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Relax – Frankie Goes To Hollywood

Posted by Big Boo on November 19th, 2008

Relax by Frankie Goes To Hollywood is the first song I can remember being banned, although as I’ve now found out it wasn’t quite as big as a ban as I thought it was, but more on that later.

The song was the debut single for Frankie Goes To Hollywood, and it topped the charts in the UK, Germany, Italy and Switzerland.  In the UK the song held the top spot for five weeks before dropping down the charts, but the release of the bands second single, Two Tribes, saw it climb again back up to the number two position whilst that song occupied the top spot.  The song went on to sell 1.9 million copies, making it today the 7th best selling single in the UK of all time.

The song spawned a fashion craze as well with the “Frankie Says Relax” T-Shirt, with big bold black letters on a plain white shirt similar in style to the Choose Life T-Shirts sported by fans of Wham!  In fact, you can still pick up such a shirt (artificially aged for good measure) at 80sTees.

So how did the song’s infamous ban by the BBC come about.  Well, the song was initially played on Top of the Pops on 5th January 1984 which helped it rise up the charts to number 6.  The following week Radio 1 DJ Mike Read aired his disgust for both the songs cover artwork and its lyrics, and refused to play the song.  The BBC itself also suffered from some raised eyebrows internally, and so the corporation decided to ban the song across all BBC channels, backing up Mike Read in the process.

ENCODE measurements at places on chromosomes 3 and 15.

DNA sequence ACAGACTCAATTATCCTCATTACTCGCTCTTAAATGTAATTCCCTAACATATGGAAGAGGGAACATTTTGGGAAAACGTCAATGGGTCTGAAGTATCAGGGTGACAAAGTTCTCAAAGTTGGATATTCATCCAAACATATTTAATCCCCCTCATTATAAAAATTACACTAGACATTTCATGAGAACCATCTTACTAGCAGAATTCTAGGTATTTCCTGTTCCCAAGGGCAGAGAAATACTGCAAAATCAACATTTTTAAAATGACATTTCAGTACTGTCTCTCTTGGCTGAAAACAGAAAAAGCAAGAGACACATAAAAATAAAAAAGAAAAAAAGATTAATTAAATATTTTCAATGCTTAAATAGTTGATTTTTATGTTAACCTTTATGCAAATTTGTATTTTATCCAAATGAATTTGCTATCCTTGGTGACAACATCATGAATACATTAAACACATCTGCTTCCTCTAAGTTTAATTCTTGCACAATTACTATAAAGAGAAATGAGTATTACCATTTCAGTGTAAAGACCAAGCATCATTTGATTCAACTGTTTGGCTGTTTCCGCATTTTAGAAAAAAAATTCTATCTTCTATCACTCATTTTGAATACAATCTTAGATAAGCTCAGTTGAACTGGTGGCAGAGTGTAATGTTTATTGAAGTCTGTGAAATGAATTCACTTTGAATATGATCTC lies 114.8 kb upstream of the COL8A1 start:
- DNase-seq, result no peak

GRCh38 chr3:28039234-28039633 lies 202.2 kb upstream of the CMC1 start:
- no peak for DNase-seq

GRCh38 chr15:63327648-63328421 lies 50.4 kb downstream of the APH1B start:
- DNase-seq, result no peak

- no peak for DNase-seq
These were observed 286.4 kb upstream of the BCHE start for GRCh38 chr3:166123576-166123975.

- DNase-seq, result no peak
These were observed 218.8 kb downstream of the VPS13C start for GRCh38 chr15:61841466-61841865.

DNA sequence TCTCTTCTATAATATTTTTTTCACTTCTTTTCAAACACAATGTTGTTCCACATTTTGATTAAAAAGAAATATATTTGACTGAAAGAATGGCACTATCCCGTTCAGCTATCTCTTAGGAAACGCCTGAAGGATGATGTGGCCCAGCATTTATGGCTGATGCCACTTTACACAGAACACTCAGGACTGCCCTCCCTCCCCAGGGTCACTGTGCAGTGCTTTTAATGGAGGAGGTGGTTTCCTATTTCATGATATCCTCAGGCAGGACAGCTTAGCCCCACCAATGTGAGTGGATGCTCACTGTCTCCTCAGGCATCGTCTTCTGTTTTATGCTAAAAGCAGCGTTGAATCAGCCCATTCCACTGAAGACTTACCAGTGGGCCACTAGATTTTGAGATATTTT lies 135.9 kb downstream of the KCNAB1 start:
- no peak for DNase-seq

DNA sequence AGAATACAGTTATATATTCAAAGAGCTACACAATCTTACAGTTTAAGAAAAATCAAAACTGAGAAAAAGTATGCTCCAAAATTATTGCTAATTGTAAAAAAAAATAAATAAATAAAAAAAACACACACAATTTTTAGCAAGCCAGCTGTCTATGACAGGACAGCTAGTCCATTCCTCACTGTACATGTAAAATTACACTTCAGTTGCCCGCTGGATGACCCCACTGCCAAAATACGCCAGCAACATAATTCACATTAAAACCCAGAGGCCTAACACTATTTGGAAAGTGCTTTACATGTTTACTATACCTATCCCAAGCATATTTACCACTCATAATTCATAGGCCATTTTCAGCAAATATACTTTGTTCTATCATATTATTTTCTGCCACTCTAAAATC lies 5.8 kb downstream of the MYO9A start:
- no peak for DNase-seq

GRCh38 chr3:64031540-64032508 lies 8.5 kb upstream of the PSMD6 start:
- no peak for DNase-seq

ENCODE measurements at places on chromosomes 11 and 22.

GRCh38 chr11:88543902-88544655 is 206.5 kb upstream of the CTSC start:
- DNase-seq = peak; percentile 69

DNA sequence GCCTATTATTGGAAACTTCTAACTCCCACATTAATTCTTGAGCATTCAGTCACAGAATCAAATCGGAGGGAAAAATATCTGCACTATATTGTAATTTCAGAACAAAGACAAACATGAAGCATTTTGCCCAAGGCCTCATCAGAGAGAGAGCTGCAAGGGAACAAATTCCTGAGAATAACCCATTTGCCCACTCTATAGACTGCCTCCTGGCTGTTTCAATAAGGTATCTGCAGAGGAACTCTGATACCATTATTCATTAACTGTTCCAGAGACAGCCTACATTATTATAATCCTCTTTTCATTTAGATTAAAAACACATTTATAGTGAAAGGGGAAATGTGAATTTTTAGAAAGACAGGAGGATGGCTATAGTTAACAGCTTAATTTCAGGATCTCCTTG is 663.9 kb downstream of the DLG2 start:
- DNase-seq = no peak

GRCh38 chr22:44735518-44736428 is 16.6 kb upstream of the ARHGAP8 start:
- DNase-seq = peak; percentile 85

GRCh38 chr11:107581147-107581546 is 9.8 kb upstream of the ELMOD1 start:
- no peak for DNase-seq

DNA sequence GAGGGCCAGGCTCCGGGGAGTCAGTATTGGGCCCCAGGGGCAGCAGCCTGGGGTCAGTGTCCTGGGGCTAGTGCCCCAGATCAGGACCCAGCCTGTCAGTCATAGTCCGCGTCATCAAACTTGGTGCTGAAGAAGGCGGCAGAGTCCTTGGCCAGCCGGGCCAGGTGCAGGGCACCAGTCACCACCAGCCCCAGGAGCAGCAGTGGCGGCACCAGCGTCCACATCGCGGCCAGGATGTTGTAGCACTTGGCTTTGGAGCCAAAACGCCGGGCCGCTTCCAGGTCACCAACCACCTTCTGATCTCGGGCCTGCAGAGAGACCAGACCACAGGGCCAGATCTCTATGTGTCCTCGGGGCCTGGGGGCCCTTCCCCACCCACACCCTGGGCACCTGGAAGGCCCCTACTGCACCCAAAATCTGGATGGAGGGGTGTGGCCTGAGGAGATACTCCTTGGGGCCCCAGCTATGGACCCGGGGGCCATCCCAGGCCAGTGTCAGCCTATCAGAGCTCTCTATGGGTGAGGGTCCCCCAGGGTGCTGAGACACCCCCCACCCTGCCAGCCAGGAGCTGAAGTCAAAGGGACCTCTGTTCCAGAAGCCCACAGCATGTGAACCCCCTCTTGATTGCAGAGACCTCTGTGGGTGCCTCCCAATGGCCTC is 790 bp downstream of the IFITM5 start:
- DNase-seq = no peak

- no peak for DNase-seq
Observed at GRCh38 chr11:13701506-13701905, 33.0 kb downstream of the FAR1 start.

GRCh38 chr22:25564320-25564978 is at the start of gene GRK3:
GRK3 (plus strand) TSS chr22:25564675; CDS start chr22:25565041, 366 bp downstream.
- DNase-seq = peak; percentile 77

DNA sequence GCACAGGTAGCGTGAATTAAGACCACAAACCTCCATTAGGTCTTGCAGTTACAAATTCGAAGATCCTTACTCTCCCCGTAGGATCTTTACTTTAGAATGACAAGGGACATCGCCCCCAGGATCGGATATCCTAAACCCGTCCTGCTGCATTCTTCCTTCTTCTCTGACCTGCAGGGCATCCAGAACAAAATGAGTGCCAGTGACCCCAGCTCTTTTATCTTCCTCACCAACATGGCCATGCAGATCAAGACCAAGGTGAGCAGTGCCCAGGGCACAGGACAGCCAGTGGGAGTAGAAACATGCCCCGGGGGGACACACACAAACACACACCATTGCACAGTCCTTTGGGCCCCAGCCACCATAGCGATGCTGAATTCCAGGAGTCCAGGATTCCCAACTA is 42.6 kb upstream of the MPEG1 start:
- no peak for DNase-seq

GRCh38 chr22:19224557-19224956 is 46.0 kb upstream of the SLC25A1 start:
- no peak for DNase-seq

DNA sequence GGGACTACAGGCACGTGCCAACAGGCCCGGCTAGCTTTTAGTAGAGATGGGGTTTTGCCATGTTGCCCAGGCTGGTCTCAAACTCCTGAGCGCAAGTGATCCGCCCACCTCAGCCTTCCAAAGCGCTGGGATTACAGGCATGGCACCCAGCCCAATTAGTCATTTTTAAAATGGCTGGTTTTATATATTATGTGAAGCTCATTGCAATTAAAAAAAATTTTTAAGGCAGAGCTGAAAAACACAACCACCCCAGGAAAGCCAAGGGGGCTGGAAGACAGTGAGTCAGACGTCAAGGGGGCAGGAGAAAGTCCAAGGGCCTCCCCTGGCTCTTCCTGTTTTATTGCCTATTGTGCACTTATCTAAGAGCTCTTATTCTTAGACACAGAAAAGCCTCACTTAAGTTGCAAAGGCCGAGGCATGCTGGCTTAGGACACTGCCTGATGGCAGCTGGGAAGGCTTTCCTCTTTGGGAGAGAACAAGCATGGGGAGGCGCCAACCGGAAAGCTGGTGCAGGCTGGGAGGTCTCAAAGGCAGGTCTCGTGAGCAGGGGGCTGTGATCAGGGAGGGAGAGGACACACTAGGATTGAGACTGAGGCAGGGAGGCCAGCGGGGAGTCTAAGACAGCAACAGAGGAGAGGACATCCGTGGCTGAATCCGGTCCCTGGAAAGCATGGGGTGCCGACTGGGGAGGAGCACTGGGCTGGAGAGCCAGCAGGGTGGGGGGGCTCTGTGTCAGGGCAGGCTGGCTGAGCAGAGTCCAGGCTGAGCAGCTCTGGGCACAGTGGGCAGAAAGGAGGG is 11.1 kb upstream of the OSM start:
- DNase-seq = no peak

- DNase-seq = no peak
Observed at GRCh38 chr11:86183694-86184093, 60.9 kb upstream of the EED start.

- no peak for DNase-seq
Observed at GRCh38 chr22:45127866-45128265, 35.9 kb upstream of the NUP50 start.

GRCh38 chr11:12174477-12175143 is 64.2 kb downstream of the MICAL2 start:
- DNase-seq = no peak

Obviously the ban being just by the BBC it didn’t apply to independant radio stations who generally continued to play the song, and indeed some of the night time BBC radio shows also continued to play the record.  The ban extended to Top of the Pops though, making things a little awkward as this show always played the number one record each week at the end of the programme.  Instead a picture of the group was displayed as the charts were read out, but then another record from elsewhere in the charts was played instead.

At the time poor little innocent me didn’t know what was so rude about the words so this all seemed rather strange when I heard the song after the ban had been put in place.  I couldn’t understand quite what the problem was, but it was obviously down to the use of the word “come”.  At my age this just meant they wanted to go somewhere!

The BBC eventually lifted the ban later in the year, and ironically the song was then aired again on the Christmas Day edition of Top of the Pops and Radio 1’s retrospective of the years records.

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